windows file server sync to cloud file sharing with NTFS/AD integration

Hi,

I have a Windows Server 2012 file server inside an active directory domain.
We want a kind of hybrid cloud file sharing solution that would hopefully work in the following way:

1. AD users access file shares according to their sharing and NTFS permissions on the Windows file server as per usual from INSIDE the network.

2. Files get bidirectionally "synced" to cloud storage.

3. Cloud storage provides users with access to these files via AD user account integration and, in addition, according to their original NTFS permissions on the Windows file server.

3. User whilst OUTSIDE the corporate network access the synced copy from the cloud "a la dropbox".

4. Any ammendments / additions to the cloud storage that the user accesses gets synced back to the Windows file server.

I live in reality so:

I'm assuming the NTFS bit in step 3 is nigh on impossible to implement so I would accept a solution that does not include this...

I'm also assuming that, like dropbox and many others, "file versioning" features in the cloud storage will not be available when accessing data on the Windows file share.

Unless, of course, we ditch the SMB way of accessing the files locally and have a local cloud-like way of accessing the files in the first place. It would be great for users to transparently access the "local cloud" storage when INSIDE the network, and the "internet cloud" storage when OUTSIDE.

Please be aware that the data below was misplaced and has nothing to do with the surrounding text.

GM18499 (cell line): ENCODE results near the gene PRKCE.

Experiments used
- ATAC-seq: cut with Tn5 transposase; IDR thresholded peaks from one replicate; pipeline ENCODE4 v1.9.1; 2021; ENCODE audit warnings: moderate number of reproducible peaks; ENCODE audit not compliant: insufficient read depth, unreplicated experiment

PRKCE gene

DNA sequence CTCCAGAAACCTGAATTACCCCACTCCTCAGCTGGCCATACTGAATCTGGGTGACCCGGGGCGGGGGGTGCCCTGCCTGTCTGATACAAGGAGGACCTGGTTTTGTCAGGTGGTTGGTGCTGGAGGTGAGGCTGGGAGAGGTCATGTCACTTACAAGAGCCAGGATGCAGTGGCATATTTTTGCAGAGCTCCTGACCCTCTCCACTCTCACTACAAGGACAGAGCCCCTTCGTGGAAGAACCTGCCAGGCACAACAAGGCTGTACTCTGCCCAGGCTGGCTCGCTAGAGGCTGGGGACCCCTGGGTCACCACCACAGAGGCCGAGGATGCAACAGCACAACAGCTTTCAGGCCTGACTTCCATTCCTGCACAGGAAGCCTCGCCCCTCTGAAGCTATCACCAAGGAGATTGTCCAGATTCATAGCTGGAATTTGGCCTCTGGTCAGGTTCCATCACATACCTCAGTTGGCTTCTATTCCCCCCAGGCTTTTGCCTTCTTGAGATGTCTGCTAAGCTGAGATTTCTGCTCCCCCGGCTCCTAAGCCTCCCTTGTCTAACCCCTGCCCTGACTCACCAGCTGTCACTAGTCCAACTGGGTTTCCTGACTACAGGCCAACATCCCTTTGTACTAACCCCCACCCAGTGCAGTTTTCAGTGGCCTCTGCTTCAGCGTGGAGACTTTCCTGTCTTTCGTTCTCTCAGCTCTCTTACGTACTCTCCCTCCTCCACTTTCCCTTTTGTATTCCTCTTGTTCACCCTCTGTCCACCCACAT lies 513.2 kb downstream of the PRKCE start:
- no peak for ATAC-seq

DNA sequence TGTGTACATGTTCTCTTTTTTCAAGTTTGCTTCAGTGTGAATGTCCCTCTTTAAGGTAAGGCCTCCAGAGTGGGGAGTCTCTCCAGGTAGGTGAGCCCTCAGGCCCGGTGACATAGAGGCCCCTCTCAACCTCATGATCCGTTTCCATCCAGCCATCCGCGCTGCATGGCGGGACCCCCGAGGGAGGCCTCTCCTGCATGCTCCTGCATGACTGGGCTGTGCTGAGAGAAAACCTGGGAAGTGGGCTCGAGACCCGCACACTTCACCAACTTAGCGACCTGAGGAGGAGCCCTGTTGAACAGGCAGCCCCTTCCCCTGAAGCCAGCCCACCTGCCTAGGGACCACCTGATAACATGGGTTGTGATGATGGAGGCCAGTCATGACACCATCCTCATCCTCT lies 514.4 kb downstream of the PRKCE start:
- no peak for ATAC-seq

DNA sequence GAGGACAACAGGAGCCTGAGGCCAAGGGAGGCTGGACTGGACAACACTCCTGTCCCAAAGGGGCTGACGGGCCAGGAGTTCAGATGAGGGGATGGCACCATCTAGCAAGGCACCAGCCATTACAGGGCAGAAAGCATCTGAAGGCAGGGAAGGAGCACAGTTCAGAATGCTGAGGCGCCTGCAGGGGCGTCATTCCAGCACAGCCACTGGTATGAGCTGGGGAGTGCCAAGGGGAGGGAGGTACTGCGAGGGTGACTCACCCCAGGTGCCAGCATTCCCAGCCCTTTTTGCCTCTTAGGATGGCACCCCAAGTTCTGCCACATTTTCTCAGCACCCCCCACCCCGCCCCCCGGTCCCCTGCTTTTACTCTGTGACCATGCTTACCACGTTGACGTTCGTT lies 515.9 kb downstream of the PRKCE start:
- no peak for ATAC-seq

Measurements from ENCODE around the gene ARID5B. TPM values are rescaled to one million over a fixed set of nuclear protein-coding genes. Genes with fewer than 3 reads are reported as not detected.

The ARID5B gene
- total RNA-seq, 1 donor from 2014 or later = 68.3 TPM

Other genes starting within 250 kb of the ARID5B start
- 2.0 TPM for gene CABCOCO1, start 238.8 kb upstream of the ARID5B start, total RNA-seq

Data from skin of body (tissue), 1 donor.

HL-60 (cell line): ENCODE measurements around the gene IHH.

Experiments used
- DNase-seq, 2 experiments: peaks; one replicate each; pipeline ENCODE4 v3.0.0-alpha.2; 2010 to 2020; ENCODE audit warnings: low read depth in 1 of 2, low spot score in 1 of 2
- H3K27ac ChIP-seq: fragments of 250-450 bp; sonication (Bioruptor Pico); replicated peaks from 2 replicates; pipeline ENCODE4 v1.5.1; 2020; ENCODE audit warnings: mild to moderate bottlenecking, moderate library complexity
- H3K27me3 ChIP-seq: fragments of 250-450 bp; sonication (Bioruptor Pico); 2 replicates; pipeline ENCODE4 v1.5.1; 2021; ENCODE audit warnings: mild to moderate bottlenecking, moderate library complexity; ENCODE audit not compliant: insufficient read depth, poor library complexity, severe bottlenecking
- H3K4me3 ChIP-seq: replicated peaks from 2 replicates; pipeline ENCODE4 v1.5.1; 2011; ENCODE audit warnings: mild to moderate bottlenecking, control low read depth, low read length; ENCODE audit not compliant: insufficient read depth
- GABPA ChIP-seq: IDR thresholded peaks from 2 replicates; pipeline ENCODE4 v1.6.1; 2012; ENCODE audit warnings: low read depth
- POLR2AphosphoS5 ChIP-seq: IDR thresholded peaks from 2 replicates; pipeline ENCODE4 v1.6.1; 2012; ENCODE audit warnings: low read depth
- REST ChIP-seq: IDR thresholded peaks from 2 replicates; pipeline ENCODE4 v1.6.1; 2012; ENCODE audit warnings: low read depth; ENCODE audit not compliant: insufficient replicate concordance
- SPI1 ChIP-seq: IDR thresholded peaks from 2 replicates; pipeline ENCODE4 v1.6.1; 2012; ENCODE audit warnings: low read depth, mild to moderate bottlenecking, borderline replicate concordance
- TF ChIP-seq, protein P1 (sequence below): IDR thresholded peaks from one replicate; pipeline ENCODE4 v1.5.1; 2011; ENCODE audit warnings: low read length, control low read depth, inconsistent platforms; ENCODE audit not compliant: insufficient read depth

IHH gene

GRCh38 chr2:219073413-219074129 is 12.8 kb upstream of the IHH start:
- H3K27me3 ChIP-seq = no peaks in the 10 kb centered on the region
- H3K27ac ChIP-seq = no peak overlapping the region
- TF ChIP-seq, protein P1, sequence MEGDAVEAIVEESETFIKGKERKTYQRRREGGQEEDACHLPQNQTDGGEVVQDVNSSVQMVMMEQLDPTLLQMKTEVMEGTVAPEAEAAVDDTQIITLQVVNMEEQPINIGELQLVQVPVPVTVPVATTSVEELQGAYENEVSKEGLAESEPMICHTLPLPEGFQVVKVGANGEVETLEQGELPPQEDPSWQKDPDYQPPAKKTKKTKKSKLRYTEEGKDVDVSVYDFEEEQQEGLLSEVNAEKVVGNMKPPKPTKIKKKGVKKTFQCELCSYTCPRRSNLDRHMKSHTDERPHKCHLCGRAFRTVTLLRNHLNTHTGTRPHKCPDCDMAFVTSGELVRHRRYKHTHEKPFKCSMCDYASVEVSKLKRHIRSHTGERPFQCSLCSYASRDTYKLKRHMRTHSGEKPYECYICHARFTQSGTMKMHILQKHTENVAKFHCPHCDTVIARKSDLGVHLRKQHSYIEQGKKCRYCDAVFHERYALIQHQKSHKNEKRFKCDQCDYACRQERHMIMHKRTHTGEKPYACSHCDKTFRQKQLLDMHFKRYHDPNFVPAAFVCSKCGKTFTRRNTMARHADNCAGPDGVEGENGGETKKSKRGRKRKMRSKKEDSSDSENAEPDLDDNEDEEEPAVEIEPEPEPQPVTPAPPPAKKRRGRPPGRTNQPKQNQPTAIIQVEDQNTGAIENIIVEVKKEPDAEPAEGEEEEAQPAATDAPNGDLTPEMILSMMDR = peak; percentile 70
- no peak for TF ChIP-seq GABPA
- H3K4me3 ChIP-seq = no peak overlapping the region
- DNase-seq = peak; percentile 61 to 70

I do have a "hack" solution:
Use a combination of dropbox and local folder redirection to the local file server.
I cringe at the thought of 20-30 separate users' dropboxes syncing uploads. I know dropbox and others have deduplication but my confidence is lacking. I'd prefer to have the single, central file server be responsible for the syncing so I can manage and throttle bandwidth, etc.

Thanks,

Jon.
jonogibboAsked:
Who is Participating?
 
Aaron TomoskySD-WAN SimplifiedCommented:
What about something like owncloud.com?
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serialbandCommented:
You could always run a script to save the acls to a file using cacls.exe, xcacls.exe, icacls.exe, or subinacl.exe depending on which version of Windows or Windows resource kit you have.

I'll use the newest of the lot, icacls to demonstrate

icacls c:\Users\USER\* /save USER_ACL_FILE /T

icacls c:\Users\USER\ /restore USER_ACL_FILE

You can copy the USER_ACL_FILE along with the files to any non-NTFS system and restore the permission later.
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